All the soils from each container were extracted by adding 250 mL of distilled water, shaking for 1 h at room temperature, and filtering the extracts through Whatman no. 1 filter paper. The extracts were preserved in a refrigerator at 4°C. The amount of phenolics in the water extract was estimated using the Folin-Ciocalteu assay. For this assay, an aliquot of 1.0 mL of soil extract was placed into a test tube, and 5 mL of 2% Na2CO3 in 0.1 N NaOH was added and mixed with a test-tube mixer. Five minutes later, 0.5 mL of Folin-Ciocalteu reagent was added, and the solution was mixed again. The absorbance was read using a spectrophotometer (models UV-3101PC and UV-VIS NIR) at 760 nm after 2 h. A standard curve was prepared in a similar manner using a concentration series of gallic acid solutions in water, and then the phenolic concentration in the soil extracts was estimated (as gallic acid equivalent), based on this standard curve. For the estimation of water-soluble phenolics in the plant tissue 5 g of plant tissue was extracted by 50 mL distilled water. For the estimation of acetone extractable phenolics in the plant tissue or soil samples, the same protocol was used (except for the extraction). The extracts were prepared using 70% acetone.
2.3. Statistical Analysis
All data were analyzed using the analysis of variance procedure (ANOVA), and means were separated by the Tukey test at the 5% probability level, using Statistical Analysis System software (SAS, version 9.2). Regression analysis was performed to determine the relationship among variables and treatments.
Final germination percent of A. gangetica was not affected by different litter leachate concentrations of the A. compressus (Figure 1(a)). The effect of A. compressus on P. polystachion final germination percent also was not significant (Figure 1(b)). Mean germination time of A. gangetica increased significantly and linearly as the A. compressus litter concentration increased (Figure 2(a)). The higher value (6.64 days) of A. gangetica mean germination time was observed at the highest A. compressus leachate concentration of 50 g L−1, followed by 30 (6.14 days), 10 (5.9 days), and 0 g L−1 (5.7 days) (Figure 2(a)). In P. polystachion, the mean germination time decreased significantly linearly with increasing the litter leachate concentrations of the A. compressus (Figure 2(b)).
A. gangetica hypocotyl length was reduced significantly at all levels of A. compressus litter leachates (Figure 3). Hypocotyl length reduction in A. gangetica at the 10, 30 and 50 L−1 of A. compressus compared to the control was 21, 20, and 18%, respectively. P. polystachion hypocotyl length only at 50 g L−1 level of A. compressus litter leachate showed significant differences with the control (0 g L−1) (Figure 3). At 50 g L−1 level, P. polystachion hypocotyl length reduction was 31%. Radical length of A. gangetica and P. polystachion was not influenced by litter leachates of A. compressus (Figure 3).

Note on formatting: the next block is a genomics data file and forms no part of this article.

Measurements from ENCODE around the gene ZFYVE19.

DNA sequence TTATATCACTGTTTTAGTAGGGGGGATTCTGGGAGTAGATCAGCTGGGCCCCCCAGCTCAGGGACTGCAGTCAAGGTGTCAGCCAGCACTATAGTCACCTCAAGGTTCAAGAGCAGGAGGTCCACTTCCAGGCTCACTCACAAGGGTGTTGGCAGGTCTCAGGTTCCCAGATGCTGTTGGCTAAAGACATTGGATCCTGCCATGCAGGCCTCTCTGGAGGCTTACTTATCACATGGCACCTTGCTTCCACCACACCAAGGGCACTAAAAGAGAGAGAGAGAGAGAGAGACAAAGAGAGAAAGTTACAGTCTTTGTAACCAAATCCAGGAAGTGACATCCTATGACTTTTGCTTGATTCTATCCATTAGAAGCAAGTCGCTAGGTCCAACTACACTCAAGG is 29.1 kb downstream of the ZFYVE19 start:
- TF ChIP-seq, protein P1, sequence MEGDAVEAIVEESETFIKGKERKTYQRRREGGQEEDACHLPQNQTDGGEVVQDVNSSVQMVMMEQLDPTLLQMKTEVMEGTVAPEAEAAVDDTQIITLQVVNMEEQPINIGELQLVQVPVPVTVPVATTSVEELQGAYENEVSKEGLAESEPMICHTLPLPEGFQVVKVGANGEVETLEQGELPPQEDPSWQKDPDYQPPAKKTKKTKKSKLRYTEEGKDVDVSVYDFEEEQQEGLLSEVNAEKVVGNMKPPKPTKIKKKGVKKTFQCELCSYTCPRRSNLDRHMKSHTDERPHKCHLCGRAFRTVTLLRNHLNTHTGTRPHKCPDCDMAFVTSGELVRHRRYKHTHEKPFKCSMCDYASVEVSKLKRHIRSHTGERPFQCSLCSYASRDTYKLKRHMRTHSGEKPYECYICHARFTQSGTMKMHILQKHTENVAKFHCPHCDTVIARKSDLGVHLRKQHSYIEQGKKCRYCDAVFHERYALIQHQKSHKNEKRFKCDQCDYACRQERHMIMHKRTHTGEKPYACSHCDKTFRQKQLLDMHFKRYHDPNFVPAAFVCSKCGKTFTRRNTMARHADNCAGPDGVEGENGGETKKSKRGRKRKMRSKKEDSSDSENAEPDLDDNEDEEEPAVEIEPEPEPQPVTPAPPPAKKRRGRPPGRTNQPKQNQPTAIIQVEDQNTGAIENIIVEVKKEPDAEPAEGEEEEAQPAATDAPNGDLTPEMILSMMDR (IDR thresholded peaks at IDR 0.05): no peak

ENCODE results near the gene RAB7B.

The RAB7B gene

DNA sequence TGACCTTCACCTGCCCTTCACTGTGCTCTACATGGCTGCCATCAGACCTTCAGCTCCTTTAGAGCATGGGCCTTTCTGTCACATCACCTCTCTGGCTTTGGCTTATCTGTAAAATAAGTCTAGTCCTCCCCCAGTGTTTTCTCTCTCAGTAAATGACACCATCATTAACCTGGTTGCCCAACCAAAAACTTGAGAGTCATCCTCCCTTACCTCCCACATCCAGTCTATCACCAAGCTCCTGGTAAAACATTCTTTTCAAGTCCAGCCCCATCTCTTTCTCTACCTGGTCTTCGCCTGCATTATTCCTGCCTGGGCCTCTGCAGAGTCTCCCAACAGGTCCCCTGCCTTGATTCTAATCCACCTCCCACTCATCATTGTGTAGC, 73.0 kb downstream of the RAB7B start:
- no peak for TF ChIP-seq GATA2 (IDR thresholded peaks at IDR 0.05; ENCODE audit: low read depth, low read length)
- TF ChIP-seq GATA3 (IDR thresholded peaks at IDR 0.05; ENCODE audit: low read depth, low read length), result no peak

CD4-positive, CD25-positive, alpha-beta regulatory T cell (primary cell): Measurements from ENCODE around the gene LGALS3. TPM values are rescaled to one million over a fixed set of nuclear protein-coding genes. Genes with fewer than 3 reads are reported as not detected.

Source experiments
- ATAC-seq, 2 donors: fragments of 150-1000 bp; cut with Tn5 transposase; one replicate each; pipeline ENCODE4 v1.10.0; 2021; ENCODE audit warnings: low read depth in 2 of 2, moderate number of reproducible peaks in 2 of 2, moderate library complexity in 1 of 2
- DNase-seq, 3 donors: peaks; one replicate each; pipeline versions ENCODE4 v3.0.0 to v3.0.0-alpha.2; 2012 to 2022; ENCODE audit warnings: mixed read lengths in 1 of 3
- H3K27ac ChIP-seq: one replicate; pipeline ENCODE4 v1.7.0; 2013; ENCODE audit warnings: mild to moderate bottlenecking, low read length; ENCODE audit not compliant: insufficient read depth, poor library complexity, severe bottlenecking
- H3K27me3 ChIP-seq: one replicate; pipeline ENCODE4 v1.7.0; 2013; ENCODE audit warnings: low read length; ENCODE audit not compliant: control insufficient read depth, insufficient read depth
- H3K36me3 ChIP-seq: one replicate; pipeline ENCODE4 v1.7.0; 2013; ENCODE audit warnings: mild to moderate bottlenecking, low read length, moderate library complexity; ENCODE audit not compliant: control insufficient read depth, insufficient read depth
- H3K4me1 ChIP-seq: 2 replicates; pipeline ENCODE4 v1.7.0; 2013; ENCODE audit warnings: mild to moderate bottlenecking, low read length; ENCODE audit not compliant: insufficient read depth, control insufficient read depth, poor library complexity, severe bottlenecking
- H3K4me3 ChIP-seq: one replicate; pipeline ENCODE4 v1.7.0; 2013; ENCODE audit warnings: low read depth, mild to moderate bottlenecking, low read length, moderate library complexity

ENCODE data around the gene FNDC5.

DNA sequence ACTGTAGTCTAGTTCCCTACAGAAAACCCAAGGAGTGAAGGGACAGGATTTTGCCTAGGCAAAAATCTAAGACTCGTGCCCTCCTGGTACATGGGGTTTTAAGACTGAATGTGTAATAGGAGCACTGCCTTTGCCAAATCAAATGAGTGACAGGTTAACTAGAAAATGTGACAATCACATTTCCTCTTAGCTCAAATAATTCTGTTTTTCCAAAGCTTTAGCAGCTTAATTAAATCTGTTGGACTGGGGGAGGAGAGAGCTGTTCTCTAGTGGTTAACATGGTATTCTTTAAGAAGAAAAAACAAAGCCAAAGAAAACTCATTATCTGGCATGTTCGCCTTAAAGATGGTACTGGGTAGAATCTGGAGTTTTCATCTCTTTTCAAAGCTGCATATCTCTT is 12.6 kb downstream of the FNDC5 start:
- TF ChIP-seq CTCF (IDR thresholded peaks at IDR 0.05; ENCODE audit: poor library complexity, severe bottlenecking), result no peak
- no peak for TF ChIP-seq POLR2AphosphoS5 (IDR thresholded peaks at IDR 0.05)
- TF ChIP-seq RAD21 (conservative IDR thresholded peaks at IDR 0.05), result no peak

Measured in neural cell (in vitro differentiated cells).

The A. compressus litter leachate-amended soil showed stimulatory effects on the shoot length of A. gangetica. The degree of stimulation increased with rising concentrations. However, the -value suggested that the correlation between the leachate concentration and the shoot length was not high (, ). Root length of A. gangetica showed a decreasing with increasing A. compressus litter leachate concentration in the soil, but this decrease was not significant (, ). Seedling dry weights of A. gangetica showed a linearly increasing trend with increasing litter leachate-amended soil concentrations, but the differences were not significant (, ). The A. compressus litter leachate-amended soil did not show significant decrease on shoot and root length of P. polystachion, respectively (, and , ). Seedling dry weights of P. polystachion showed a linearly decreasing trend with increasing litter leachate concentrations, but the correlation between the leachate concentration and the seedling dry weights was not so high (, ). The total chlorophyll content did not vary significantly in the leaves of A. gangetica () and P. polystachion () due to the different leachate-amended soil concentrations from those of the A. compressus treatments.